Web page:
Today we had the opportunity to go to a church that is not far from the guesthouse where we are staying. The devastation here is like nothing I’ve ever seen before. Directly outside the guesthouse gates are piles of rubble and the remains of businesses and homes. People are basically living in these tent structures made from whatever kind of tarp material they could find. It is mind blowing to think that entire families are living in an area that is smaller than my bedroom at home.
I’m not really sure what kind of mental image I had of the church we went to today, but i definitely did not expect to see what I saw when we pulled up. It was basically a 3 sided cinder block building. The back “wall” was made from what appeared to be an old car dealership banner. When we arrived there were about 30 children and 1 teacher. Within an hour and a half, at least 300 children were packed into this probably 400square foot building! It was like the children were multiplying each time we looked out into the crowd. As you can imagine with that many children in such a small space the noise level was out of control and it was pretty chaotic. In spite of all this, we were encouraged to hear these children sing songs in French creole about Jesus that we knew the English words to. I was reminded that our God is God of the nations. It was awesome to sing praises in different languages to the same God and know that He hears the praises of His people no matter what language we are singing to Him in. It was also encouraging to see that these children knew who Jesus is. In asking them questions through the translator, it seems that many of them know the Gospel. In a place where it seems hopeless and the devastation is great, it is neat to see that God is at work and these children are having opportunities to hear the Gospel.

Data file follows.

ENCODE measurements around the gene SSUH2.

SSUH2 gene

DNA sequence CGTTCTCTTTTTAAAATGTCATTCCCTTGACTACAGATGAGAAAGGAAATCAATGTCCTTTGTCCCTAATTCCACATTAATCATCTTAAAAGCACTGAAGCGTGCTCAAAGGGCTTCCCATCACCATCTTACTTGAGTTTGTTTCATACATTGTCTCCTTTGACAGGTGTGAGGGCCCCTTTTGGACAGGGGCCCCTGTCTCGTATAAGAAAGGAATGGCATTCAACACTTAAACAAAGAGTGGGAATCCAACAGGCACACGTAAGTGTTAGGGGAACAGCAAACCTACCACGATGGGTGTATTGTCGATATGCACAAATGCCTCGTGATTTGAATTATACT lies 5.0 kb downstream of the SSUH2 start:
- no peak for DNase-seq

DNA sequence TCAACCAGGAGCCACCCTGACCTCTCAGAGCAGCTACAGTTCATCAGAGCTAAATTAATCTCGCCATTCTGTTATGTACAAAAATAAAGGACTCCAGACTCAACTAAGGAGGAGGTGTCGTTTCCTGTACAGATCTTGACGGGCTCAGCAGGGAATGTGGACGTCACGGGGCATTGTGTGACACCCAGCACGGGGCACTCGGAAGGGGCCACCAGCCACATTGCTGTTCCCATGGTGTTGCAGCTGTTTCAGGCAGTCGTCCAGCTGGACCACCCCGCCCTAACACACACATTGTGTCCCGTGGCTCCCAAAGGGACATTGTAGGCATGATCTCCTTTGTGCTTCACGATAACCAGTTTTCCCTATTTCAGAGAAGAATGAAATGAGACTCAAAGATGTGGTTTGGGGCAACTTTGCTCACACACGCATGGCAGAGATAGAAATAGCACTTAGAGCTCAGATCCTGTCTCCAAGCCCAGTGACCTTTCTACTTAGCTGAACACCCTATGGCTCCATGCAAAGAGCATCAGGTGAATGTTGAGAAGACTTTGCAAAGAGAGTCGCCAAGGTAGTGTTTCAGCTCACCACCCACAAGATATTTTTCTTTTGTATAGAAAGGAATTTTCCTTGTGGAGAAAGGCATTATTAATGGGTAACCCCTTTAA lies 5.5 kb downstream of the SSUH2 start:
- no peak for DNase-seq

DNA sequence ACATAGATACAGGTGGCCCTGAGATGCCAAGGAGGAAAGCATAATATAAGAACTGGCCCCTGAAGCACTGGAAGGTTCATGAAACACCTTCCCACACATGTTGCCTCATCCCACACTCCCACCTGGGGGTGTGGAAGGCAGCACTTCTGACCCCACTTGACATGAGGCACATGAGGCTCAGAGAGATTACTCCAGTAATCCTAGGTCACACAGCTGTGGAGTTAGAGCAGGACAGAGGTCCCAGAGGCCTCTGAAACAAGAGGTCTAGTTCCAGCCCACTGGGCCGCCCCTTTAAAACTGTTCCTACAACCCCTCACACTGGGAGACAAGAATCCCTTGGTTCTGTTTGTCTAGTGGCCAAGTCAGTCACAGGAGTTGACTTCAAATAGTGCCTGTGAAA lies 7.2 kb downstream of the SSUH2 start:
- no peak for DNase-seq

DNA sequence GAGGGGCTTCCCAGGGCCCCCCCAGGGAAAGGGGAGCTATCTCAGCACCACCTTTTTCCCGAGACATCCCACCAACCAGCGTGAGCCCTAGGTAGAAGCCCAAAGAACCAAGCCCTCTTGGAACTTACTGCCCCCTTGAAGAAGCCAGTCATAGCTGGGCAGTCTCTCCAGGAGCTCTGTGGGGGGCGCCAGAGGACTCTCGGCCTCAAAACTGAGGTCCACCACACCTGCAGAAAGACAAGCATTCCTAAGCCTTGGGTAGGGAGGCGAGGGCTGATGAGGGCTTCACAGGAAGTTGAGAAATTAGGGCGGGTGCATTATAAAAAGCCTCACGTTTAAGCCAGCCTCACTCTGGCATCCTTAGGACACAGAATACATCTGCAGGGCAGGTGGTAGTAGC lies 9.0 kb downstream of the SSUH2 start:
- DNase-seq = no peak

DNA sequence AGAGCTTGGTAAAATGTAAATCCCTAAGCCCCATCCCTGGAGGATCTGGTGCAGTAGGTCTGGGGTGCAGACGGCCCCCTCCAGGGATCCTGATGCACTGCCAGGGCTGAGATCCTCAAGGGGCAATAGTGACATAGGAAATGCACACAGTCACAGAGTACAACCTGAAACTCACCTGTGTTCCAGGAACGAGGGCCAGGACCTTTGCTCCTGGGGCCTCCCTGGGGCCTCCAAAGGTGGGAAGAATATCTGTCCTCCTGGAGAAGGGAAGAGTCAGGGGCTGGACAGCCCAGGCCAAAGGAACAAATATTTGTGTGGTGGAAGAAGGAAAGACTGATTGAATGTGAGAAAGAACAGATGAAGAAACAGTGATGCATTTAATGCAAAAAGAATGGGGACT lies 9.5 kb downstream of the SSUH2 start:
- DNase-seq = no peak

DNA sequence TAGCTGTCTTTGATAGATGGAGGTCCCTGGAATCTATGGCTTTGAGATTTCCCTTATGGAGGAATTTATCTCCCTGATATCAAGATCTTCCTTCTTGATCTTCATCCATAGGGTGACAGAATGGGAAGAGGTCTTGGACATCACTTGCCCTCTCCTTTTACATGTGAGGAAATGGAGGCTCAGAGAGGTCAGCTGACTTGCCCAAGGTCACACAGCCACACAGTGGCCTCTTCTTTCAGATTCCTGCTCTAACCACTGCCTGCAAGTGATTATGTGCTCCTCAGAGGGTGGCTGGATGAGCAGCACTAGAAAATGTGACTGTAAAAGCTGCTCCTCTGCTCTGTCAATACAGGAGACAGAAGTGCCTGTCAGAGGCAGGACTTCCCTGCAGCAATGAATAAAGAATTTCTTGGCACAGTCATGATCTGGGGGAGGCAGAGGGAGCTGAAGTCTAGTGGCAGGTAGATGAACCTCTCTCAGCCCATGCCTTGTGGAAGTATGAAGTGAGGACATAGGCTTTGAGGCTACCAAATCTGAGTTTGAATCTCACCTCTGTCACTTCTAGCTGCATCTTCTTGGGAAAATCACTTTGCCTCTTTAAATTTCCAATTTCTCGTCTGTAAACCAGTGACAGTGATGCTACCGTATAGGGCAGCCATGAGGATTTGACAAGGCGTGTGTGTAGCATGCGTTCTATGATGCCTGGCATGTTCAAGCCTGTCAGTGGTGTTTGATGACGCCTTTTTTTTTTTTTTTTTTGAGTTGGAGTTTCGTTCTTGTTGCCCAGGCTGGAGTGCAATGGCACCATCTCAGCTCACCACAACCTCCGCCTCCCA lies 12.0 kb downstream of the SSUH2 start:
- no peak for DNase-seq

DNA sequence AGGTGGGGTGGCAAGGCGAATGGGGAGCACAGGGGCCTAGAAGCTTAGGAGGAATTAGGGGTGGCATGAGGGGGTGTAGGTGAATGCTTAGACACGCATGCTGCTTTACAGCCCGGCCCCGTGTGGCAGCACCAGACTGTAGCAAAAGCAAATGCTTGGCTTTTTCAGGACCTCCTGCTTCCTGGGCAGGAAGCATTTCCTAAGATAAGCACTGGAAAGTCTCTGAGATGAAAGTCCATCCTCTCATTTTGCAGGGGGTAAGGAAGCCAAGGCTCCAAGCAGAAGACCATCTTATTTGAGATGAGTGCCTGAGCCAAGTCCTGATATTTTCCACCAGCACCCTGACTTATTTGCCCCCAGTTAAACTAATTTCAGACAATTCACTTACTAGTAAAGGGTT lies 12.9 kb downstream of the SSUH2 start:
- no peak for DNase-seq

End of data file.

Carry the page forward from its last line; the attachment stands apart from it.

In talking with the pastor, we learned that most of these children lost at least one parent in the earthquake, but many of them lost both parents. More days than not, most of them get nothing to eat. In spite of this, they are still so happy–laughing, smiling and so anxious to love on us. I’m not sure that there was ever a point when each person on our team didn’t have at least 3 Haitian children clinging to them. At one point I had 3 on my lap, 2 playing with my hair and another holding one of my hands. In everything that happened today, I was especially challenged by their joy. Their joy despite their circumstances is unreal. I can’t imagine even being able to put a smile on my face living in their conditions and experiencing such loss and yet they do. The way that the Believers here live brings light to Paul saying in Philippians that he has learned to be content in all circumstances. This is definitely convicting to me when I look at my life and seem to have everything. I pray that the things that I am seeing here will be on my mind often once I return home and that my joy will not be situational.
Written by Cari Ward